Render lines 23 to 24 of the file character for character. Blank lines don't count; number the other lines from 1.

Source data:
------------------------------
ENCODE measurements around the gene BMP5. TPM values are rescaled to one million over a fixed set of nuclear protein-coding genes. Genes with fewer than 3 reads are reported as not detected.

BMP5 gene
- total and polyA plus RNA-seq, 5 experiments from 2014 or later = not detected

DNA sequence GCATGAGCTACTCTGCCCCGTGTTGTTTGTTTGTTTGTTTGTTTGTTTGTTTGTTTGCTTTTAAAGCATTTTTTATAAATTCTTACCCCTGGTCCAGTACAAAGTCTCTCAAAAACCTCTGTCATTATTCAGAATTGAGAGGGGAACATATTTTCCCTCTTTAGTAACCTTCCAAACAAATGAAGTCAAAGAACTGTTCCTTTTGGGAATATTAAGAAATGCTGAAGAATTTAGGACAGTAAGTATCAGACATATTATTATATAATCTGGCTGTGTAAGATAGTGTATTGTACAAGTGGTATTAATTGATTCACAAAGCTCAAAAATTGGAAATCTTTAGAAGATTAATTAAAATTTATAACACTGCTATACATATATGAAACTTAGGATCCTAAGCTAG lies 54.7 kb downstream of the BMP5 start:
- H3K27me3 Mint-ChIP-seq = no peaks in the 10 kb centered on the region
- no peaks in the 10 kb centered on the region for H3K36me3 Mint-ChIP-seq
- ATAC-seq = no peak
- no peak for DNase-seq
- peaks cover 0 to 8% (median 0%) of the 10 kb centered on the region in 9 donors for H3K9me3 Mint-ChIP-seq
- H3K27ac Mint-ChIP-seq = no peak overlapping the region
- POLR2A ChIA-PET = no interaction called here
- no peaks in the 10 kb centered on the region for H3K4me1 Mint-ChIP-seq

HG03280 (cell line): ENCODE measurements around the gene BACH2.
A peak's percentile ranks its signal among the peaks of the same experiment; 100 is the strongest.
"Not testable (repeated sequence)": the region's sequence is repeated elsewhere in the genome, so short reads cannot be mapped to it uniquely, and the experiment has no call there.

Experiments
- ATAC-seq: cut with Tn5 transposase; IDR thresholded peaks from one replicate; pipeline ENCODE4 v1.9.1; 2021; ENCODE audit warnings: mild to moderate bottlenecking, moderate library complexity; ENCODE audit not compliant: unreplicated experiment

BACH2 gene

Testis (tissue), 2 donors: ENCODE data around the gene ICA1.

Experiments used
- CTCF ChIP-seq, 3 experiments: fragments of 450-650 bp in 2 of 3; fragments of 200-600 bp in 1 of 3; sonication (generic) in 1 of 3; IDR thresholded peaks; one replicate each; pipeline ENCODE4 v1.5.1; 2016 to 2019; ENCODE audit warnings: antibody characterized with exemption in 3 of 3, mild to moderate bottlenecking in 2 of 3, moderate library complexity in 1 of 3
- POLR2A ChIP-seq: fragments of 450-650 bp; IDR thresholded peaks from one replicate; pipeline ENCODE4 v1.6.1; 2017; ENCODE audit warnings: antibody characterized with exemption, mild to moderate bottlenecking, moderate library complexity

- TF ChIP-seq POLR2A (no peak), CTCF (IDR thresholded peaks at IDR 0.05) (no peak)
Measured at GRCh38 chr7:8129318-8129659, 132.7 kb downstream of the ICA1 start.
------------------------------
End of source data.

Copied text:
- TF ChIP-seq POLR2A (no peak), CTCF (IDR thresholded peaks at IDR 0.05) (no peak)
Measured at GRCh38 chr7:8129318-8129659, 132.7 kb downstream of the ICA1 start.